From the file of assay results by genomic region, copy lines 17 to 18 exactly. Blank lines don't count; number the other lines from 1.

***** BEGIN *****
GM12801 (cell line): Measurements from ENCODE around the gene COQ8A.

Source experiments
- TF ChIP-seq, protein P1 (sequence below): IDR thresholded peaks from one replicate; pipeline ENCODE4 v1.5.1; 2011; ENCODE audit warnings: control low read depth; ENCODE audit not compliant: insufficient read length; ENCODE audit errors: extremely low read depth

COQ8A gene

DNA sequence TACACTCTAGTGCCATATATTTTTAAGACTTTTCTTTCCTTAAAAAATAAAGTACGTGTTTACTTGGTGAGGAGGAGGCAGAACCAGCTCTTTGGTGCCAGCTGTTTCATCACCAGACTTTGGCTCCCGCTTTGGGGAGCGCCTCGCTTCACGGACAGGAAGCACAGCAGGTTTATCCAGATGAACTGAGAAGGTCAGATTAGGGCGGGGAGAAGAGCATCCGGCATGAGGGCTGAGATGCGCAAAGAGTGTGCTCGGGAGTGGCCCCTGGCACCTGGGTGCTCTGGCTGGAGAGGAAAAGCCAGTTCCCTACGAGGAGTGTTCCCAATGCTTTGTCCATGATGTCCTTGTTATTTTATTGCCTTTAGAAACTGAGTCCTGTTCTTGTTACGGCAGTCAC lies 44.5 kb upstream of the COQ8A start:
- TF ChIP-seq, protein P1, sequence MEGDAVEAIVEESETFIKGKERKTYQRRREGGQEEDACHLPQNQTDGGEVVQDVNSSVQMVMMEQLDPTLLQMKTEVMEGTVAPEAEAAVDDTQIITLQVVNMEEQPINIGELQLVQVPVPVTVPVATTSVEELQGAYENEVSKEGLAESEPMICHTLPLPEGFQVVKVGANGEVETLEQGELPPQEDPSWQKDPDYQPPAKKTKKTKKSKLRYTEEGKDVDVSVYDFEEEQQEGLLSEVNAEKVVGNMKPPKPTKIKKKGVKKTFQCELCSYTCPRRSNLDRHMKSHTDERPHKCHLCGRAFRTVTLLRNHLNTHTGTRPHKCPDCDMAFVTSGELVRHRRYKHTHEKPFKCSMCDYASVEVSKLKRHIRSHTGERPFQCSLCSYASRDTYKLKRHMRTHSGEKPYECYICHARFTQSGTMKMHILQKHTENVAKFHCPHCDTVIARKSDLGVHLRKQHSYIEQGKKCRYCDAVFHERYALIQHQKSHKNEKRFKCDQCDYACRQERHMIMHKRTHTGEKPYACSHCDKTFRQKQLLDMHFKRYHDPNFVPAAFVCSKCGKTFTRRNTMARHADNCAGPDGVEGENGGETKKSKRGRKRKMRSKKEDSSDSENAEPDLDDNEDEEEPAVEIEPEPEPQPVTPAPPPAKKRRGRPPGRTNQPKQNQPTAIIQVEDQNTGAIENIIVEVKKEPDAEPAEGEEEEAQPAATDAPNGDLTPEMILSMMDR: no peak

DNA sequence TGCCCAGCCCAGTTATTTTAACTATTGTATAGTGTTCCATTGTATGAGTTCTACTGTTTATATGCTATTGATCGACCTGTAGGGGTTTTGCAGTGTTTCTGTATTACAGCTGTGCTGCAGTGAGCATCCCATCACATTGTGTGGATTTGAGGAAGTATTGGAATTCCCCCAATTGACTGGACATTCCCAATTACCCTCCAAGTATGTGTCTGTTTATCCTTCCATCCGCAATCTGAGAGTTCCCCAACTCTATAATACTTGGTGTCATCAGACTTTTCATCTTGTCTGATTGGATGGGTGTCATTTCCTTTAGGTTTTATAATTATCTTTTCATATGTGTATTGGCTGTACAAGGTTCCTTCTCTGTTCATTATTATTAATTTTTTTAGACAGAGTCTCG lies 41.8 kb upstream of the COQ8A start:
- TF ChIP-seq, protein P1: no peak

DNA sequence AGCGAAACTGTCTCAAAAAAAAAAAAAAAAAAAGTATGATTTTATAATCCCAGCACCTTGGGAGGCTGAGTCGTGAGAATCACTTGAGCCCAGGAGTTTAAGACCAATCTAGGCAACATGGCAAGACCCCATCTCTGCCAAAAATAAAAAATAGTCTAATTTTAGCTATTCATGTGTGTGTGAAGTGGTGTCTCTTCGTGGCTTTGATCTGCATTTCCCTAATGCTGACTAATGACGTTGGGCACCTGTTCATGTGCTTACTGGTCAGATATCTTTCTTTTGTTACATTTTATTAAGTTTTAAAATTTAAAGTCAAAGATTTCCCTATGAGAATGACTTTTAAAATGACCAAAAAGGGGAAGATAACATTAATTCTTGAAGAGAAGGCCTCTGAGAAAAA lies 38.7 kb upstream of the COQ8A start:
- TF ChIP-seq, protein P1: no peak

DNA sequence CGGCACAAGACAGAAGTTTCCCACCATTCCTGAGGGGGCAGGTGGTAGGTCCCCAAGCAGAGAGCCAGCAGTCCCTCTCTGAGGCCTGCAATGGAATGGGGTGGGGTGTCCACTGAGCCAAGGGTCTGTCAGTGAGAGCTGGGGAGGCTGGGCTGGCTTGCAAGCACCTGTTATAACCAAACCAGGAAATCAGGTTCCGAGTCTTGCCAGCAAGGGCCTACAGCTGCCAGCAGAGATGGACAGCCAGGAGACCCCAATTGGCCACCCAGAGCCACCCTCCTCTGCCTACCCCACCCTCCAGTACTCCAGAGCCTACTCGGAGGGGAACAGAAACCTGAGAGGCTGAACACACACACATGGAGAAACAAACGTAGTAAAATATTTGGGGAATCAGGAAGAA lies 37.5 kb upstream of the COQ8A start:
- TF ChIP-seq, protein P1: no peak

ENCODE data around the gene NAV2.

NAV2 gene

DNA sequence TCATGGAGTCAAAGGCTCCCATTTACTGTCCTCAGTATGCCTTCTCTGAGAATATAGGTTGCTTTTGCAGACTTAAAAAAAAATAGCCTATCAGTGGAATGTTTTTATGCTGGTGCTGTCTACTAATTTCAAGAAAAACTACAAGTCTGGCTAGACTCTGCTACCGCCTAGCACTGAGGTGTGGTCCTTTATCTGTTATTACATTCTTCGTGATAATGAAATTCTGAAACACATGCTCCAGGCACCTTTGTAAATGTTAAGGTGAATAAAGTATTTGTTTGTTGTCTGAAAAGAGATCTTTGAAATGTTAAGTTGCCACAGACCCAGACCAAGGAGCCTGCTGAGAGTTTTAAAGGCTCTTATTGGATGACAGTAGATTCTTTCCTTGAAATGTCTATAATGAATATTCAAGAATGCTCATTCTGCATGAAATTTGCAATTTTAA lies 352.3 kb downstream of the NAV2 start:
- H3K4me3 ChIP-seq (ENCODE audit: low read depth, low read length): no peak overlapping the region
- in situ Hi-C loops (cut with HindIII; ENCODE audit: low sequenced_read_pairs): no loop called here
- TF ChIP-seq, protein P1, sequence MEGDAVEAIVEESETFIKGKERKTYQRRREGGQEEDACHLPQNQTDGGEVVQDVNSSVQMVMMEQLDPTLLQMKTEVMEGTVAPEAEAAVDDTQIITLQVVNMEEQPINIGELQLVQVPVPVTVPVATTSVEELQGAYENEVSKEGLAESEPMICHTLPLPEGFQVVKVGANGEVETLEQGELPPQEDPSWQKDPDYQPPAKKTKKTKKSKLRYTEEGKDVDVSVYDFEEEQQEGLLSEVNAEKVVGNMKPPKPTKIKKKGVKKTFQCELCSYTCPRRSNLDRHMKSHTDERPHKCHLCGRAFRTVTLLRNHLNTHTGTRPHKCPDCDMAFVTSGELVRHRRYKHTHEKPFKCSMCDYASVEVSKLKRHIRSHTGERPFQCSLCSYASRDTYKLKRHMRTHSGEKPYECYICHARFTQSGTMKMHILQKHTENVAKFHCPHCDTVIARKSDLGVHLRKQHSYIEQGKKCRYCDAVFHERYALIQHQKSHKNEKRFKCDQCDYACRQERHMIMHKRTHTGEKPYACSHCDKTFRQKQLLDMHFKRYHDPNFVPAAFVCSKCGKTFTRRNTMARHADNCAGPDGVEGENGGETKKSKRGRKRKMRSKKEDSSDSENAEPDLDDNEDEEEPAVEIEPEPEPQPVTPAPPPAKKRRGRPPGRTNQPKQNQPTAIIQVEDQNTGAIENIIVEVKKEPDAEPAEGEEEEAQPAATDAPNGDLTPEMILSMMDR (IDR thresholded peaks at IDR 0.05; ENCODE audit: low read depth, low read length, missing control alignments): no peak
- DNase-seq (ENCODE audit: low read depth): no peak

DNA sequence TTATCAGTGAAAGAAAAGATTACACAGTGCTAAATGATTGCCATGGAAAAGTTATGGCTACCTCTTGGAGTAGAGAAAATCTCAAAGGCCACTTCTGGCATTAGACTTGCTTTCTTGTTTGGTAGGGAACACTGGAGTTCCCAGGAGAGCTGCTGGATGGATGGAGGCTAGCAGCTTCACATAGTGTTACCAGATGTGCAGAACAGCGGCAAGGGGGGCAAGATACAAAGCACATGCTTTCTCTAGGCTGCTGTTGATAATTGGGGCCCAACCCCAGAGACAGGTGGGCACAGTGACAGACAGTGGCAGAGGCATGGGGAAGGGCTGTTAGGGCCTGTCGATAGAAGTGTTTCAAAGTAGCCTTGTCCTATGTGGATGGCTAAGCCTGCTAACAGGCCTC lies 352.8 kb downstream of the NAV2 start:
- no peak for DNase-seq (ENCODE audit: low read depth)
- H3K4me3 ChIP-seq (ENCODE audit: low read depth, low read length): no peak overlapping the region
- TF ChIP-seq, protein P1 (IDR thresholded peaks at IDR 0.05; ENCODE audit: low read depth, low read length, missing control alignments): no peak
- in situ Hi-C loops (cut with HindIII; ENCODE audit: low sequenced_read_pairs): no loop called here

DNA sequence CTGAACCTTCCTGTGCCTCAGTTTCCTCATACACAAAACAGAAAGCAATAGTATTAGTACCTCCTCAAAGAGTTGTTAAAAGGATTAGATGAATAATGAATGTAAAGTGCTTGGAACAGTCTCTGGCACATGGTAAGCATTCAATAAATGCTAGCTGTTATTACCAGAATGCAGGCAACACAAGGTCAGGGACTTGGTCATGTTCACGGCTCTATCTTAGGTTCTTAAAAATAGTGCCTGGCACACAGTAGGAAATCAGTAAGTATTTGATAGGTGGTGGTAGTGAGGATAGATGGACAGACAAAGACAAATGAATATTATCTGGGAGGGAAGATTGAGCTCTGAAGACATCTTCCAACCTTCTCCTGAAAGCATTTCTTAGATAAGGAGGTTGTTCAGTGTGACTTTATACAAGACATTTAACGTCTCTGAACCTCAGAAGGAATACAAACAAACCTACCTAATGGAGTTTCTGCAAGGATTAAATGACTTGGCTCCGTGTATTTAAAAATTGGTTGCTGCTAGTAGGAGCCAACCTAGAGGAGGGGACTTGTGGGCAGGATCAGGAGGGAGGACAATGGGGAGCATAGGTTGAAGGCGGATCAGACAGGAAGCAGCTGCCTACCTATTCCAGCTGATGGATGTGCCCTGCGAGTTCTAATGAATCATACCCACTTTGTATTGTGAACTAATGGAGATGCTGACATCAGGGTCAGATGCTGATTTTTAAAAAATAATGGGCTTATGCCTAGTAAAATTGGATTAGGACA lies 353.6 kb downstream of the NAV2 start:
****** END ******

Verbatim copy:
- in situ Hi-C loops (cut with HindIII; ENCODE audit: low sequenced_read_pairs): no loop called here
- TF ChIP-seq, protein P1, sequence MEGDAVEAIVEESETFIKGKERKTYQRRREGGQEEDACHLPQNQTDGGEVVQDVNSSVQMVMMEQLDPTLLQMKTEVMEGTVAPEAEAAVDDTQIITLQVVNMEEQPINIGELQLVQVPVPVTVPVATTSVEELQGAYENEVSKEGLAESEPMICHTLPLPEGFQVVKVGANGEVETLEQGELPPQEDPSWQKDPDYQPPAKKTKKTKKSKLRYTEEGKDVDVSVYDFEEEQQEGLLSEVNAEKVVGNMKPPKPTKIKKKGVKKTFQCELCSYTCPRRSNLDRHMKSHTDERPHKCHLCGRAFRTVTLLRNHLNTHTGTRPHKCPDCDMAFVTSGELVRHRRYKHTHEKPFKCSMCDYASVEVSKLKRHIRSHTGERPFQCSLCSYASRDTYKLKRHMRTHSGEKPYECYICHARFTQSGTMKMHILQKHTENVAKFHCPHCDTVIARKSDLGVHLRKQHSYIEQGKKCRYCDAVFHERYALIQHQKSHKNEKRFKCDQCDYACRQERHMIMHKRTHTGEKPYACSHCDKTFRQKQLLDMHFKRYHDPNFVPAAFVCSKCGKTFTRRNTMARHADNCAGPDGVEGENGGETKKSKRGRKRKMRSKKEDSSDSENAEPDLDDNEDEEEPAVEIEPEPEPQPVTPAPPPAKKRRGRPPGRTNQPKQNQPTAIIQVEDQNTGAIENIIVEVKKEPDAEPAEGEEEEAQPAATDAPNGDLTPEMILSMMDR (IDR thresholded peaks at IDR 0.05; ENCODE audit: low read depth, low read length, missing control alignments): no peak